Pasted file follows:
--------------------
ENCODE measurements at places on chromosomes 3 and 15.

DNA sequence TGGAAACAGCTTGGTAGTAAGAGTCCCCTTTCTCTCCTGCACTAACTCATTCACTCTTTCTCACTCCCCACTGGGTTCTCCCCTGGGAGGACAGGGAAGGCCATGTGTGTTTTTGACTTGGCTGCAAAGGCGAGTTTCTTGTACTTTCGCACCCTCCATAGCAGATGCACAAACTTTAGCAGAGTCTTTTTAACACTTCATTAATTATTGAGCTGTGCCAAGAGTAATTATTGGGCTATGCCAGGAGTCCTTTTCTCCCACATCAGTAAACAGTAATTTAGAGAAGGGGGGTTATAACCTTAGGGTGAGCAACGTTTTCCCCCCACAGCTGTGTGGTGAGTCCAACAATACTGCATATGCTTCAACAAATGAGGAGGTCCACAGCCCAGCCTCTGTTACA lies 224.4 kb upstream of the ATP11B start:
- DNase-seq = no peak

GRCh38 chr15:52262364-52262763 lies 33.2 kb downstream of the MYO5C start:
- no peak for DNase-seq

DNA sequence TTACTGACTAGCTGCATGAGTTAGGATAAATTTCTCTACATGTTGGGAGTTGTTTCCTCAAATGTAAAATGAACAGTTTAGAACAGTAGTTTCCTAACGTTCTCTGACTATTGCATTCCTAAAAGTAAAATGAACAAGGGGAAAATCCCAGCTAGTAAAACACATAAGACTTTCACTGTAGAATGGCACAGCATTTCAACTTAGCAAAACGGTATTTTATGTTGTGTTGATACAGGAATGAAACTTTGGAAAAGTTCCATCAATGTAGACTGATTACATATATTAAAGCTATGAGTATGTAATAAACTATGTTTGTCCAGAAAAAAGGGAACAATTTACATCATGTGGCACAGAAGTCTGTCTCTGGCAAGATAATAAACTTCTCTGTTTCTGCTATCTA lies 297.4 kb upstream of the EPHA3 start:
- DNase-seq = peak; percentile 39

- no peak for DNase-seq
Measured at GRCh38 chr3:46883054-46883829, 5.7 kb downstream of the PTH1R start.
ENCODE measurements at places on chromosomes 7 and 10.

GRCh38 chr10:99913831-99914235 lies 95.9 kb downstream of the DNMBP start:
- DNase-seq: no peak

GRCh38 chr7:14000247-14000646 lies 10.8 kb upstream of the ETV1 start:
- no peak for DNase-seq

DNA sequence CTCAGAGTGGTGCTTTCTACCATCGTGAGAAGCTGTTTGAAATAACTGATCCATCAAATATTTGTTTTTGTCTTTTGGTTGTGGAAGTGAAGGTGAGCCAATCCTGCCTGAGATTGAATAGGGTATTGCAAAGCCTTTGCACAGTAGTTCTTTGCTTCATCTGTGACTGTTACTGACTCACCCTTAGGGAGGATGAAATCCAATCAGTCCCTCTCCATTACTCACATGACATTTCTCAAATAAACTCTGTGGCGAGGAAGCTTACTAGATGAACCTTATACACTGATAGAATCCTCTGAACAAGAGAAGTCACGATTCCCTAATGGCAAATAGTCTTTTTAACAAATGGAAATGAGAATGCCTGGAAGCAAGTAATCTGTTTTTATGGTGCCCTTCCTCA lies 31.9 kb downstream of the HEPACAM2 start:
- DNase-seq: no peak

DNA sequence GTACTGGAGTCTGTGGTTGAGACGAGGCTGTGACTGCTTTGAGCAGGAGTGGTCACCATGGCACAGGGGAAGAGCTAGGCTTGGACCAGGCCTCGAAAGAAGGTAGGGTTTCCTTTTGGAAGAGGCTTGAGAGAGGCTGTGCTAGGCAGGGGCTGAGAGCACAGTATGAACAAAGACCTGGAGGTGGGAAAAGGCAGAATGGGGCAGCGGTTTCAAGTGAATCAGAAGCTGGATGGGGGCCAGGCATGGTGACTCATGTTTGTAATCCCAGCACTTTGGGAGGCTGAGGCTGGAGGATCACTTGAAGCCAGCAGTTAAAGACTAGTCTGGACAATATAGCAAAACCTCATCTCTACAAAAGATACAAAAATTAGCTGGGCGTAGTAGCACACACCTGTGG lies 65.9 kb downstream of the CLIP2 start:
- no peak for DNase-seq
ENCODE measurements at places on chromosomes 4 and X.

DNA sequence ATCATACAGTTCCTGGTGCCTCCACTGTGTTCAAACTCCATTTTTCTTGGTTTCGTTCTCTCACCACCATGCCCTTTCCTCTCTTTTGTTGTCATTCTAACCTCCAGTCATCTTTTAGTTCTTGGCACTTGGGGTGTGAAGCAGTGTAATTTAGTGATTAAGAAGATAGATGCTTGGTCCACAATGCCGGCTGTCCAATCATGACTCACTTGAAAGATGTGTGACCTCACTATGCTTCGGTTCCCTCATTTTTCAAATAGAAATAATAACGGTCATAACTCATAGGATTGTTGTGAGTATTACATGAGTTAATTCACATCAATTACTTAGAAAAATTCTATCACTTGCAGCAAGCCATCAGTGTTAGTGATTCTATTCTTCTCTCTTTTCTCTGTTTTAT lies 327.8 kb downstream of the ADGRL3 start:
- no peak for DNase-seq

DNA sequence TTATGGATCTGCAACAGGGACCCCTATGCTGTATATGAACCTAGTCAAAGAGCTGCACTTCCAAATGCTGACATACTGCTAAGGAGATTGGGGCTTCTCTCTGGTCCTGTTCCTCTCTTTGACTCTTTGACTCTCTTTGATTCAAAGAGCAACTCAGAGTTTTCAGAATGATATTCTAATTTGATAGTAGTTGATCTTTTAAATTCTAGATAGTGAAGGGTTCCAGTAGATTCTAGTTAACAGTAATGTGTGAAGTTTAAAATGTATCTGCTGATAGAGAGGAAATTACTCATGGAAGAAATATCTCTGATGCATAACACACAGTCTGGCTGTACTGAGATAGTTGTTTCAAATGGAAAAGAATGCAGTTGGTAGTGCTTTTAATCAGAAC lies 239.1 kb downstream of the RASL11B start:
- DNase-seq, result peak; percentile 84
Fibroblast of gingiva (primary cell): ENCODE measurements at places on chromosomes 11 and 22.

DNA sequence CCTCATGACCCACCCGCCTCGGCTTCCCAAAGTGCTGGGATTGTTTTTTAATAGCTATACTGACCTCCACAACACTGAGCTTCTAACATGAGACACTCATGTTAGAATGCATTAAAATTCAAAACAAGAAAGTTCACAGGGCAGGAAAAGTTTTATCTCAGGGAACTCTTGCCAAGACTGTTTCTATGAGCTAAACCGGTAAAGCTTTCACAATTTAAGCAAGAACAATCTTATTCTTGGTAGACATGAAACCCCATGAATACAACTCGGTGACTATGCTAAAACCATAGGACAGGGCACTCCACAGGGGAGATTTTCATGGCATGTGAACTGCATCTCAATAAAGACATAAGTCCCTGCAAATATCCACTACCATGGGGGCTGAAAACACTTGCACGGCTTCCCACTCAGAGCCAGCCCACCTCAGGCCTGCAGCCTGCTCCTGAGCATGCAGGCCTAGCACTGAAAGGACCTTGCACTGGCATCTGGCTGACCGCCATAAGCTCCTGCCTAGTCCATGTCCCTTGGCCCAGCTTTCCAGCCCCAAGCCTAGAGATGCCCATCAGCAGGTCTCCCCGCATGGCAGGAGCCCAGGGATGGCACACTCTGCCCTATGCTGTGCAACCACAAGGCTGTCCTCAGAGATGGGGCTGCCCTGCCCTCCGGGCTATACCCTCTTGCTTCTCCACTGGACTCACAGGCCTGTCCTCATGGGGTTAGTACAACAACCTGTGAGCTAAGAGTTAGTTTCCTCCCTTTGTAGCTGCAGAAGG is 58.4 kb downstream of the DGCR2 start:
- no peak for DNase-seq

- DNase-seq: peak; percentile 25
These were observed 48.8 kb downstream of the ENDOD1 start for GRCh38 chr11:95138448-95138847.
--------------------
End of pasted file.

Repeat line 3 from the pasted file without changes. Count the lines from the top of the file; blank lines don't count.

- DNase-seq = no peak